Group Activity: Understanding the Symbolism of Mathematics
Chapter 1 Summary
Chapter 1 Review Exercises
Chapter 1 Test
Chapter 2 Linear Equations in Two Variables and Functions
Section 2.1 Linear Equations in Two Variables
Section 2.2 Slope of a Line and Rate of Change
Section 2.3 Equations of a Line
Problem Recognition Exercises: Characteristics of Linear Equations
Section 2.4 Applications of Linear Equations and Modeling
Section 2.5 Introduction to Relations
Section 2.6 Introduction to Functions
Section 2.7 Graphs of Basic Functions
Problem Recognition Exercises: Characteristics of Relations
Group Activity: Deciphering a Coded Message
Chapter 2 Summary
Chapter 2 Review Exercises
Chapter 2 Test
Chapters 12 Cumulative Review Exercises
Chapter 3 Systems of Linear Equations and Inequalities
Section 3.1 Solving Systems of Linear Equations by the Graphing Method
Section 3.2 Solving Systems of Linear Equations by the Substitution Method
Section 3.3 Solving Systems of Linear Equations by the Addition Method
Problem Recognition Exercises: Solving Systems of Linear Equations
Section 3.4 Applications of Systems of Linear Equations in Two Variables
Section 3.5 Linear Inequalities and Systems of Linear Inequalities in Two Variables
Section 3.6 Systems of Linear Equations in Three Variables and Applications
Section 3.7 Solving Systems of Linear Equations by Using Matrices
Group Activity: Creating a Quadratic Model of the Form y = at2 + bt + c
Chapter 3 Summary
Chapter 3 Review Exercises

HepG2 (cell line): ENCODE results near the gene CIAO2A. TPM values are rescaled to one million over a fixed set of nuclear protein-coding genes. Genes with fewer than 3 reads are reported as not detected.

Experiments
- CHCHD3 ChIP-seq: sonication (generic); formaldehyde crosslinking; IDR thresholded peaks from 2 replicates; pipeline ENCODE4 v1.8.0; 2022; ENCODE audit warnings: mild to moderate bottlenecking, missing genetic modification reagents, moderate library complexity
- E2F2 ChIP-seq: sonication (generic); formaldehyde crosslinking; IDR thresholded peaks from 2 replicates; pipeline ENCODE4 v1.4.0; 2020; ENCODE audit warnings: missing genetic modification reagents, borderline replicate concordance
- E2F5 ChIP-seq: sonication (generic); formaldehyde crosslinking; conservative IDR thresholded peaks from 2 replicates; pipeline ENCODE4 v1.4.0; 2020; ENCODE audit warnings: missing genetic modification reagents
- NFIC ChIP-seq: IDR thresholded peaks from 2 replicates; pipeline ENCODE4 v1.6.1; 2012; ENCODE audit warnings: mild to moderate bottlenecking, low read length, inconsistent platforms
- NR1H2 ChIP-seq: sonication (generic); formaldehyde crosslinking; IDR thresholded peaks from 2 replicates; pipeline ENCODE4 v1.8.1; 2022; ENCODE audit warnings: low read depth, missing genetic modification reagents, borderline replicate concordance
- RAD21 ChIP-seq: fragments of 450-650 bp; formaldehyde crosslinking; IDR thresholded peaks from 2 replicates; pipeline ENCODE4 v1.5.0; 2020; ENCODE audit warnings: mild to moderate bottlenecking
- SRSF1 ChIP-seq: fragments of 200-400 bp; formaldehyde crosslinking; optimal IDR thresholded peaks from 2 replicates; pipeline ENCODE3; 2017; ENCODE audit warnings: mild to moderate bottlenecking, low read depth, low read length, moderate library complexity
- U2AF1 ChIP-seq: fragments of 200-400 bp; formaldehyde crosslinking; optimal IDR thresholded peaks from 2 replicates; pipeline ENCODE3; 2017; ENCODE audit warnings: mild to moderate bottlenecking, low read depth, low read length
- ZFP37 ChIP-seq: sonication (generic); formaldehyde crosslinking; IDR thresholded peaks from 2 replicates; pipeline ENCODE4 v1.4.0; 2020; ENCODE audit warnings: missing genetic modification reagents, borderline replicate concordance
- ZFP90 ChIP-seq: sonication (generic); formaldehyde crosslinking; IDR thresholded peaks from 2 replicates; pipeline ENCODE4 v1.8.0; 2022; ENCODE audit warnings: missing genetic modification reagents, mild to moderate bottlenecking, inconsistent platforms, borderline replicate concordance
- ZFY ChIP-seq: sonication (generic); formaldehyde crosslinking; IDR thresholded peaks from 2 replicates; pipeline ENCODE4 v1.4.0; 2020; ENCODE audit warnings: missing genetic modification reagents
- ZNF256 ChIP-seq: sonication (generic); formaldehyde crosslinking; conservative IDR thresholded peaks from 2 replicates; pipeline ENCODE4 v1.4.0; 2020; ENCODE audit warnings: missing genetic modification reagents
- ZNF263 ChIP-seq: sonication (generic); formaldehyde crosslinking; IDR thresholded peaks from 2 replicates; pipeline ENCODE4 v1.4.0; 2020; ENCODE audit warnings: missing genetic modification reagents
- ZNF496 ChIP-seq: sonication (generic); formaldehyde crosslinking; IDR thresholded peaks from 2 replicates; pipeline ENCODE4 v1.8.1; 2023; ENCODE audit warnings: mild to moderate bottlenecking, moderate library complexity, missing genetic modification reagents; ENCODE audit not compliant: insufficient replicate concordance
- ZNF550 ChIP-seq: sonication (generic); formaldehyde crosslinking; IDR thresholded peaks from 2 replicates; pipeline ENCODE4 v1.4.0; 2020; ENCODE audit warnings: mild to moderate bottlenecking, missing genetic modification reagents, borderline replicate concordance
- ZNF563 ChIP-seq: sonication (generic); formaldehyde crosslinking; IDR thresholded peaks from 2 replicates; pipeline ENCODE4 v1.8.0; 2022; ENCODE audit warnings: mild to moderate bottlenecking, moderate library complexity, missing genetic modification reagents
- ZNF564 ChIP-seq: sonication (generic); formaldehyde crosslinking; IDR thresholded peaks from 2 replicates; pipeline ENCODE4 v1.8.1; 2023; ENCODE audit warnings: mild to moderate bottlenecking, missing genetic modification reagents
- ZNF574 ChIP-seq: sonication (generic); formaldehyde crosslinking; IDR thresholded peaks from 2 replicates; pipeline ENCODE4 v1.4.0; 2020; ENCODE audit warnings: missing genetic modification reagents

Chapter 3 Test
Chapters 13 Cumulative Review Exercises
Chapter 4 Polynomials
Section 4.1 Properties of Integer Exponents and Scientific Notation
Section 4.2 Addition and Subtraction of Polynomials and Polynomial Functions
Section 4.3 Multiplication of Polynomials
Section 4.4 Division of Polynomials
Problem Recognition Exercises: Operations on Polynomials
Section 4.5 Greatest Common Factor and Factoring by Grouping
Section 4.6 Factoring Trinomials
Section 4.7 Factoring Binomials
Problem Recognition Exercises: Factoring Summary
Section 4.8 Solving Equations by Using the Zero Product Rule
Group Activity: Investigating Pascal’s Triangle
Chapter 4 Summary
Chapter 4 Review Exercises
Chapter 4 Test
Chapters 14 Cumulative Review Exercises
Chapter 5 Rational Expressions and Rational Equations
Section 5.1 Rational Expressions and Rational Functions
Section 5.2 Multiplication and Division of Rational Expressions
Section 5.3 Addition and Subtraction of Rational Expressions
Section 5.4 Complex Fractions
Problem Recognition Exercises: Operations on Rational Expressions
Section 5.5 Solving Rational Equationsv Problem Recognition Exercises: Rational Equations vs. Expressions
Section 5.6 Applications of Rational Equations and Proportions
Section 5.7 Variation
Group Activity: Computing the Future Value of an Investment
Chapter 5 Summary
Chapter 5 Review Exercises
Chapter 5 Test
Chapters 15 Cumulative Review Exercises
Chapter 6 Radicals and Complex Numbers
Section 6.1 Definition of an nth Root